In a 28-second video, which was posted to Twitter this week by a spokesman for Prime Minister Benjamin Netanyahu of Israel, Palestinian militants in the Gaza Strip appeared to launch rocket attacks at Israelis from densely populated civilian areas.
At least that is what Netanyahu’s spokesman, Ofir Gendelman, said the video portrayed. But his tweet with the footage, which was shared hundreds of times as the conflict between Palestinians and Israelis escalated, was not from Gaza. It was not even from this week.
Instead, the video that he shared, which can be found on many YouTube channels and other video-hosting sites, was from 2018. And according to captions on older versions of the video, it showed militants firing rockets not from Gaza but from Syria or Libya.
The video was just one piece of misinformation that has circulated on Twitter, TikTok, Facebook, WhatsApp and other social media this week about the rising violence between Israelis and Palestinians, as Israeli military ground forces attacked Gaza early Friday. The false information has included videos, photos and clips of text purported to be from government officials in the region, with posts baselessly claiming early this week that Israeli soldiers had invaded Gaza, or that Palestinian mobs were about to rampage through sleepy Israeli suburbs.
The lies have been amplified as they have been shared thousands of times on Twitter and Facebook, spreading to WhatsApp and Telegram groups that have thousands of members, according to an analysis by The New York Times. The effect of the misinformation is potentially deadly, disinformation experts said, inflaming tensions between Israelis and Palestinians when suspicions and distrust have already run high.
“A lot of it is rumor and broken telephone, but it is being shared right now because people are desperate to share information about the unfolding situation,” said Arieh Kovler, a political analyst and independent researcher in Jerusalem who studies misinformation. “What makes it more confusing is that it is a mix of false claims and genuine stuff, which is being attributed to the wrong place or the wrong time.”
Twitter and Facebook, which owns Instagram and WhatsApp, did not respond to requests for comment. Christina LoNigro, a spokeswoman for WhatsApp, said the company had put limits on how many times people could forward a message as a way of clamping down on misinformation.
TikTok said in a statement: “Our teams have been working swiftly to remove misinformation, attempts to incite violence and other content that violates our community guidelines, and will continue to do so.”
The Times found several pieces of misinformation that spread across Israeli and Palestinian neighborhood and activist WhatsApp groups this week. One, which appeared as a block of Hebrew text or an audio file, contained a warning that Palestinian mobs were preparing to descend on Israeli citizens.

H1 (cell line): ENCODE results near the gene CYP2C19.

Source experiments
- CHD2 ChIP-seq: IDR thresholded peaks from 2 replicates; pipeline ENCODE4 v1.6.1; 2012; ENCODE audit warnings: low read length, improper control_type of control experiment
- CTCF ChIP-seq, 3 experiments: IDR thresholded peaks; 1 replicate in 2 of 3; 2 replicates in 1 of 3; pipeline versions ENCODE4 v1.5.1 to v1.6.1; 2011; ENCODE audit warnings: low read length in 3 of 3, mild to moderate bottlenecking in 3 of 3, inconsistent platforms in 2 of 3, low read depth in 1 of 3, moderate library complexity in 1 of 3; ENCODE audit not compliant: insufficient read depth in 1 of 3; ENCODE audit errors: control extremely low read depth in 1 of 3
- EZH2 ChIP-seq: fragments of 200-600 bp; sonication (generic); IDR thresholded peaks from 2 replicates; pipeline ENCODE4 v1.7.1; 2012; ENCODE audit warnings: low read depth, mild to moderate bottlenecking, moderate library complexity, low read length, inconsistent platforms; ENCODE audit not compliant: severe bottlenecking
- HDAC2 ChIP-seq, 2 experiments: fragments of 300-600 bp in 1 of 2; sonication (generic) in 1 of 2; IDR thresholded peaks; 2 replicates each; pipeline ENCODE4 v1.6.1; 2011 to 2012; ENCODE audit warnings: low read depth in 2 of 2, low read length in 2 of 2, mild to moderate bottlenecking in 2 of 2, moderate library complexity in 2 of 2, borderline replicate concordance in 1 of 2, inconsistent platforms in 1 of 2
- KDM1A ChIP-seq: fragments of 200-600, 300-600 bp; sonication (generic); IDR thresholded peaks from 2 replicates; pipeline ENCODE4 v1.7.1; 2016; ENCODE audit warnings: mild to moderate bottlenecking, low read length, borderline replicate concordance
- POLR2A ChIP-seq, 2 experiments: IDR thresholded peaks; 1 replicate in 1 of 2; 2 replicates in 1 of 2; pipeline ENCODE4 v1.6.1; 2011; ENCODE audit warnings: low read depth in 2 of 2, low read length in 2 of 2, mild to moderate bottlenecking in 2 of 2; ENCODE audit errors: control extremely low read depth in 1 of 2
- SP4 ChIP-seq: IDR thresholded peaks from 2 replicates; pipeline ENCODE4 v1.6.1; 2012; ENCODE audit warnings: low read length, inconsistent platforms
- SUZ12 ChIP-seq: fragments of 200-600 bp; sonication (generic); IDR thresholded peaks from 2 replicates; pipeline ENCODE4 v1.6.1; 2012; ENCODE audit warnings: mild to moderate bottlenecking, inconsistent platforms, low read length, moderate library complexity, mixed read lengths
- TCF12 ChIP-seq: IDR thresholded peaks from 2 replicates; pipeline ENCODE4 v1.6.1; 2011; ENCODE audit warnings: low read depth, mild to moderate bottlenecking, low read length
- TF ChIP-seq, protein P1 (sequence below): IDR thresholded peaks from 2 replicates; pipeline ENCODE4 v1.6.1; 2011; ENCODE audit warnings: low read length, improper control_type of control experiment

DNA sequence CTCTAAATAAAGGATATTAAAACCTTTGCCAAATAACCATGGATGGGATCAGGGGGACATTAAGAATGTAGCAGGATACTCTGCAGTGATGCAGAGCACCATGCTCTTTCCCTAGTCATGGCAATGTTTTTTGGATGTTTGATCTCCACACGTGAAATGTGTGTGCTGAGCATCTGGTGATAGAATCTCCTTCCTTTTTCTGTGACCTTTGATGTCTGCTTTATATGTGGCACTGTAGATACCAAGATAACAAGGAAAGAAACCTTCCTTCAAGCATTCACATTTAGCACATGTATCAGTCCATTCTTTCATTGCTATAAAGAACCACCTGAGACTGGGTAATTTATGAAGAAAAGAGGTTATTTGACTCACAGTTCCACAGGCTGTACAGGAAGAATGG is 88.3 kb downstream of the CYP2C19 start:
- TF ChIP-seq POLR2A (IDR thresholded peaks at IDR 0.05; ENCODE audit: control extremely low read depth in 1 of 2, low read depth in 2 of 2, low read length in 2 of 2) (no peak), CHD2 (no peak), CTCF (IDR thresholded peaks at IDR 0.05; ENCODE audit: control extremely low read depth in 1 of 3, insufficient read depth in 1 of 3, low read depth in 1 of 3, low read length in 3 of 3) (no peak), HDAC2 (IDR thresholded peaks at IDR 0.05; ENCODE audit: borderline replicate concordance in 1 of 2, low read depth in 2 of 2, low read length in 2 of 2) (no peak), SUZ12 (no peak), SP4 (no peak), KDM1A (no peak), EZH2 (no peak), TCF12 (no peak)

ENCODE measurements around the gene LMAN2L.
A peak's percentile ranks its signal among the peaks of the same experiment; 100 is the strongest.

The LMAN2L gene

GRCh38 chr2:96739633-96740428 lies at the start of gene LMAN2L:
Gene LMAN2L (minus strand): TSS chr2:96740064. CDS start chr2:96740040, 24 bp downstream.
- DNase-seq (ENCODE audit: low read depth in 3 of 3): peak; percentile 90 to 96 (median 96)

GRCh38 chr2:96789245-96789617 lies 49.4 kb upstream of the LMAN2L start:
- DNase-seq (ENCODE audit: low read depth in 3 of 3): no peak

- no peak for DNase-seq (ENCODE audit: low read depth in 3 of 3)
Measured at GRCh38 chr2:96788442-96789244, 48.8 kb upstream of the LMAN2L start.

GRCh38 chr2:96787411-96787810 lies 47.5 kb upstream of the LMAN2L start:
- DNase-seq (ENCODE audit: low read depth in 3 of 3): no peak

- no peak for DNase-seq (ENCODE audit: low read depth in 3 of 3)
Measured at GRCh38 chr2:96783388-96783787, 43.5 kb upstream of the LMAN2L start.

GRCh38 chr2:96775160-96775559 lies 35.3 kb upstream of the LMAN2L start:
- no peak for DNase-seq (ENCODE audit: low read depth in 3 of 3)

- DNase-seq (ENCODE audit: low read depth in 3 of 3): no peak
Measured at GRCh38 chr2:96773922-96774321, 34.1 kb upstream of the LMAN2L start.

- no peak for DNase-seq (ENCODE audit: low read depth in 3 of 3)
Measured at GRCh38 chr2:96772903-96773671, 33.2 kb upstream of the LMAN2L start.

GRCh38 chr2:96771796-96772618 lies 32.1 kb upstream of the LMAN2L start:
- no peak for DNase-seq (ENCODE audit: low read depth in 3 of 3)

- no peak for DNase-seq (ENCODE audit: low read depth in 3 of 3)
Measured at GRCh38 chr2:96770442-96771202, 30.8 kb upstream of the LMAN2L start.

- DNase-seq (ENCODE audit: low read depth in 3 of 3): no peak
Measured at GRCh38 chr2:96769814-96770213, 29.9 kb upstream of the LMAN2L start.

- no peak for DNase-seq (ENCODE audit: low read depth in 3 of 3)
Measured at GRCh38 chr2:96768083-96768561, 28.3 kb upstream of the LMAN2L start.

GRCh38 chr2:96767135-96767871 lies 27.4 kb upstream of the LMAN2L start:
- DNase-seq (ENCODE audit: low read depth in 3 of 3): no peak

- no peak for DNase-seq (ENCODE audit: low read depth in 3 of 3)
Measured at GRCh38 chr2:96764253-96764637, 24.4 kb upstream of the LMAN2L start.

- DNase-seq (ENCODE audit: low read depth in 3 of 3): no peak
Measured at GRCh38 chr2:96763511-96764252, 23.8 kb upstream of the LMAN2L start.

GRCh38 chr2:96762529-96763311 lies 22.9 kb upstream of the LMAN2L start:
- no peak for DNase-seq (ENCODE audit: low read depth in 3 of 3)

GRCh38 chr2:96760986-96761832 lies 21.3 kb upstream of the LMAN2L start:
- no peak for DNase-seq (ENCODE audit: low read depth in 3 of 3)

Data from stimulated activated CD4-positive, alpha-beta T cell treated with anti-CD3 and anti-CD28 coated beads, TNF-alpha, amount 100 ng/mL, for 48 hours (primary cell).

“Palestinians are coming, parents protect your children,” read the message, which pointed specifically to several suburban areas north of Tel Aviv. Thousands of people were in one of the Telegram groups where the post was shared; the post then appeared in several WhatsApp groups, which had dozens to hundreds of members.
Israeli police did not respond to a request for comment. There were no reports of violence in the areas mentioned in the message.
In another post early this week, which was written in Arabic and sent to a WhatsApp group with over 200 members, warnings flashed that Israeli soldiers were set to invade the Gaza Strip.
“The invasion is coming,” read the text, which urged people to pray for their families.
Arabic and Hebrew-language news sources also appeared to amplify some misinformation. Several Israeli news outlets recently discussed a video that showed a family walking to a funeral with a wrapped body, only to drop the body when a police siren sounded. The video was cited by the news organizations as evidence that Palestinian families were holding fake funerals and exaggerating the number of people killed in the conflict.
In fact, the video appeared on YouTube over a year ago and may have shown a Jordanian family holding a fake funeral, according to a caption left on the original video.
Clips of another video showing religious Jews tearing their clothing as a sign of devotion also circulated on Arabic-language news sites this week. The clips were cited as evidence that Jews were faking their own injuries in clashes in Jerusalem.
That was false. The video had been uploaded to WhatsApp and Facebook several times earlier this year, according to The Times analysis.
There is a long history of misinformation being shared among Israeli and Palestinian groups, with false claims and conspiracies spiking during moments of heightened violence in the region.
In recent years, Facebook has removed several disinformation campaigns by Iran aimed at stoking tensions among Israelis and Palestinians. Twitter also took down a network of fake accounts in 2019 that was used to smear opponents of Netanyahu.
The grainy video that Gendelman shared on Twitter on Wednesday, which purportedly showed Palestinian militants launching rocket attacks at Israelis, was removed Thursday after Twitter labeled it “misleading content.” Gendelman’s office did not respond to a request for comment.
Gendelman appears to have mischaracterized the contents of other videos as well. On Tuesday, he posted a video on Twitter showing three adult men being instructed to lie on the floor, with their bodies being arranged by a crowd nearby. Gendelman said the video showed Palestinians staging bodies for a photo opportunity.
Kovler, who traced the video back to its source, said the video had been posted in March to TikTok. Its accompanying text said the footage showed people practicing for a bomb drill.
[This article originally appeared in The New York Times]